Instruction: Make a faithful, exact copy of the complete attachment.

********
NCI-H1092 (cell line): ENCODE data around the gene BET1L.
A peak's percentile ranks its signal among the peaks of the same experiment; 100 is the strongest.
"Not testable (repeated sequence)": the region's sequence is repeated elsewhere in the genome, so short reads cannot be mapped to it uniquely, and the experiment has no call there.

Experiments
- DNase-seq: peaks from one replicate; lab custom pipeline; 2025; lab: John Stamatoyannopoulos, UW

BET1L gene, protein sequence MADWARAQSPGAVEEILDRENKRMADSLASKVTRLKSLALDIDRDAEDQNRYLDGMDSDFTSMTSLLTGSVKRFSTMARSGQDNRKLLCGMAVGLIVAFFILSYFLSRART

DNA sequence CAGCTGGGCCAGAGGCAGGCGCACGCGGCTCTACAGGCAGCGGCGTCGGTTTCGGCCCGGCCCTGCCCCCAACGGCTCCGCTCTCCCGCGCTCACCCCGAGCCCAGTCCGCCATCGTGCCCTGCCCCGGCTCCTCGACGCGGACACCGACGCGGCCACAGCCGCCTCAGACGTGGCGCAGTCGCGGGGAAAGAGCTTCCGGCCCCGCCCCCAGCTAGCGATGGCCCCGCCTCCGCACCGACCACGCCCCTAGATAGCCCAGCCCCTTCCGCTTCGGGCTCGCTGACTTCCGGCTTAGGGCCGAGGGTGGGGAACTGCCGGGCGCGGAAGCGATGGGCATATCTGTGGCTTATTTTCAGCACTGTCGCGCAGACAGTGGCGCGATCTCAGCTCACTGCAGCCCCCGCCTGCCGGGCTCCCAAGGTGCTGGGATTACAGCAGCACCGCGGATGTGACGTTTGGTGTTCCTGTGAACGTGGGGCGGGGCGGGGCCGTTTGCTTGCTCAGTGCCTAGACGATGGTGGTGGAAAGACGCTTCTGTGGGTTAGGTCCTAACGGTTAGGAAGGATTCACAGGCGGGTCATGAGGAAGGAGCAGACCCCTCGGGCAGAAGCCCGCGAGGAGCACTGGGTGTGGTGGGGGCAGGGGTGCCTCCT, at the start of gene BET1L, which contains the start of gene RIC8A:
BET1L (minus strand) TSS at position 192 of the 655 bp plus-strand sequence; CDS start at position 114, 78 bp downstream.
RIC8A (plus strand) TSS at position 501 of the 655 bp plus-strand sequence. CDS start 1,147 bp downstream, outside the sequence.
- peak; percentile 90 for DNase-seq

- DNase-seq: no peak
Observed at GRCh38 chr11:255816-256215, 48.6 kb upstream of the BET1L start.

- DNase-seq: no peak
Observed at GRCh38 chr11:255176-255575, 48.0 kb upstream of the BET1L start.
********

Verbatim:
NCI-H1092 (cell line): ENCODE data around the gene BET1L.
A peak's percentile ranks its signal among the peaks of the same experiment; 100 is the strongest.
"Not testable (repeated sequence)": the region's sequence is repeated elsewhere in the genome, so short reads cannot be mapped to it uniquely, and the experiment has no call there.

Experiments
- DNase-seq: peaks from one replicate; lab custom pipeline; 2025; lab: John Stamatoyannopoulos, UW

BET1L gene, protein sequence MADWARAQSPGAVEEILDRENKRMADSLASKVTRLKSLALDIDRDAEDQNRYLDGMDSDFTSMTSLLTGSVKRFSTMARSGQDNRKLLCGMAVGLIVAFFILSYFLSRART

DNA sequence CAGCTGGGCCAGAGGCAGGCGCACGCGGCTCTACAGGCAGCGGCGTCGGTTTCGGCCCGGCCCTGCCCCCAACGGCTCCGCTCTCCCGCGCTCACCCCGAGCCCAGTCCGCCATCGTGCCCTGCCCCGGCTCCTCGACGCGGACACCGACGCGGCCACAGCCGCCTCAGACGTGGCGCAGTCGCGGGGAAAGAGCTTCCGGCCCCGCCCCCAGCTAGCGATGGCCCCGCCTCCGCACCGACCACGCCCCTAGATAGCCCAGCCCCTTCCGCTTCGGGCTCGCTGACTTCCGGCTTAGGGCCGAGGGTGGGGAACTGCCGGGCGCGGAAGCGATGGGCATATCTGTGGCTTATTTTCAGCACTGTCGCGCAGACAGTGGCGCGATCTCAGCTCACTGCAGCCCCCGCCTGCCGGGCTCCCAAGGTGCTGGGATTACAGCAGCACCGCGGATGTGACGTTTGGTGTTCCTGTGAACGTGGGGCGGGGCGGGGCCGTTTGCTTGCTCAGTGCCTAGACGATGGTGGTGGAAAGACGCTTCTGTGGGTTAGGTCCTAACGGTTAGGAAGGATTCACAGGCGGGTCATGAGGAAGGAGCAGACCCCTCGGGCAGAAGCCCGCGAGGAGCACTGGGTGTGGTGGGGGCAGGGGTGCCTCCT, at the start of gene BET1L, which contains the start of gene RIC8A:
BET1L (minus strand) TSS at position 192 of the 655 bp plus-strand sequence; CDS start at position 114, 78 bp downstream.
RIC8A (plus strand) TSS at position 501 of the 655 bp plus-strand sequence. CDS start 1,147 bp downstream, outside the sequence.
- peak; percentile 90 for DNase-seq

- DNase-seq: no peak
Observed at GRCh38 chr11:255816-256215, 48.6 kb upstream of the BET1L start.

- DNase-seq: no peak
Observed at GRCh38 chr11:255176-255575, 48.0 kb upstream of the BET1L start.